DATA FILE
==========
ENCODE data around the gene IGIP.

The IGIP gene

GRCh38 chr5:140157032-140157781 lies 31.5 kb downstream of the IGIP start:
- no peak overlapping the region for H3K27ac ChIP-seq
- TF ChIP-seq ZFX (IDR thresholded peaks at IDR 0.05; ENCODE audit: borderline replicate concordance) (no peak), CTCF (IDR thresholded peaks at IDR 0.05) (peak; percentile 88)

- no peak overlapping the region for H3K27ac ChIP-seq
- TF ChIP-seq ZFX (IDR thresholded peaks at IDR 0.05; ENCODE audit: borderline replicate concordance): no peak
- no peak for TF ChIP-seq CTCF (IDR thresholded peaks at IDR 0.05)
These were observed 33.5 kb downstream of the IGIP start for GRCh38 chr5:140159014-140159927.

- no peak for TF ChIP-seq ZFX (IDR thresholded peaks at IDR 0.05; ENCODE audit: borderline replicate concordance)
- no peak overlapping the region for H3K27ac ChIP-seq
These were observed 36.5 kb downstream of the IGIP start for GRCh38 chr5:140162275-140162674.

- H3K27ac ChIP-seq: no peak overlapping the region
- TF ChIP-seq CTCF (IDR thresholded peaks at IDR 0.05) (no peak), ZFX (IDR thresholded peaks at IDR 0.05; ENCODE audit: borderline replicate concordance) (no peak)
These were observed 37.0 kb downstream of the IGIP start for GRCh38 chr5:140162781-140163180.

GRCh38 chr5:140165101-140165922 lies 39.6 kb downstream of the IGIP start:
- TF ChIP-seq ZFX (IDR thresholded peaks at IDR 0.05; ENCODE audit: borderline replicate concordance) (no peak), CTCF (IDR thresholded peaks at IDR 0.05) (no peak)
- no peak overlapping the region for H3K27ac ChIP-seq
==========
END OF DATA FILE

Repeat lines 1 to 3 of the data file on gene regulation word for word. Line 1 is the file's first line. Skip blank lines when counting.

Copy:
ENCODE data around the gene IGIP.

The IGIP gene

GRCh38 chr5:140157032-140157781 lies 31.5 kb downstream of the IGIP start: